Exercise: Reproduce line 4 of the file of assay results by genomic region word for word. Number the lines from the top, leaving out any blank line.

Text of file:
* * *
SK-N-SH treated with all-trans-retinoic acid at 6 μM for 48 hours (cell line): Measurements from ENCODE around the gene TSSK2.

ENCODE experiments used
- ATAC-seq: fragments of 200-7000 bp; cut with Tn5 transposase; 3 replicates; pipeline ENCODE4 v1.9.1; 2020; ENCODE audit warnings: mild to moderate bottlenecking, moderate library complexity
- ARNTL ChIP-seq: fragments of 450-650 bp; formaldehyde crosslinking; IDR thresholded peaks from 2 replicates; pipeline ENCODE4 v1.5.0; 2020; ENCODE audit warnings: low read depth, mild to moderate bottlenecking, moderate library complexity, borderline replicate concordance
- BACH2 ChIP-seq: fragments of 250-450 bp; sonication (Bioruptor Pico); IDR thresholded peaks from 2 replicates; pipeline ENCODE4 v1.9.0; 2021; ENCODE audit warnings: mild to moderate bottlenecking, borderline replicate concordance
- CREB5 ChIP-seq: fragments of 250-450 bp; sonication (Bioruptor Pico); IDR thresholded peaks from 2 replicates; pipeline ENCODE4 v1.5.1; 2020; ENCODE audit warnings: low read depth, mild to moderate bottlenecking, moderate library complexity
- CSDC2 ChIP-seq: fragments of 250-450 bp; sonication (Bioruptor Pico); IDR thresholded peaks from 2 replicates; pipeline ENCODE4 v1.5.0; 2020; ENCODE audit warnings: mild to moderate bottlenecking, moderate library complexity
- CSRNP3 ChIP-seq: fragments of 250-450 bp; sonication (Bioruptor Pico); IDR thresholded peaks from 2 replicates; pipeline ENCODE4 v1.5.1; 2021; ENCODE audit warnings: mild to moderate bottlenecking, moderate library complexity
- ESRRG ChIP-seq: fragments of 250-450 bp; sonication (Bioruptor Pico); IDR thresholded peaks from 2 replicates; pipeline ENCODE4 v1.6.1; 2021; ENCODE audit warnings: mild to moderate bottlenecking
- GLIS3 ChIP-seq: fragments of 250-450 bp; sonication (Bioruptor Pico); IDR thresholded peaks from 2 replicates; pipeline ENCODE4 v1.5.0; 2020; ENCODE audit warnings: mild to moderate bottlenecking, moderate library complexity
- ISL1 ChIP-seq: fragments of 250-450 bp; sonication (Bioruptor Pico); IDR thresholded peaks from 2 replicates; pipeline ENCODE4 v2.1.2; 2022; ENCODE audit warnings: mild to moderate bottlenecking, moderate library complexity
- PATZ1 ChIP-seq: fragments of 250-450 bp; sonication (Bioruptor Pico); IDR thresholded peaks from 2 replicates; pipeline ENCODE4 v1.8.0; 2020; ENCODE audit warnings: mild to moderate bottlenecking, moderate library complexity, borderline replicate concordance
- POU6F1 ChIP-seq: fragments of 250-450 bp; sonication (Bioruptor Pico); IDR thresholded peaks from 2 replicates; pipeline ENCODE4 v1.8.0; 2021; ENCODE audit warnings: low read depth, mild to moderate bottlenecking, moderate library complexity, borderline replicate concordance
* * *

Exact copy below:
- ARNTL ChIP-seq: fragments of 450-650 bp; formaldehyde crosslinking; IDR thresholded peaks from 2 replicates; pipeline ENCODE4 v1.5.0; 2020; ENCODE audit warnings: low read depth, mild to moderate bottlenecking, moderate library complexity, borderline replicate concordance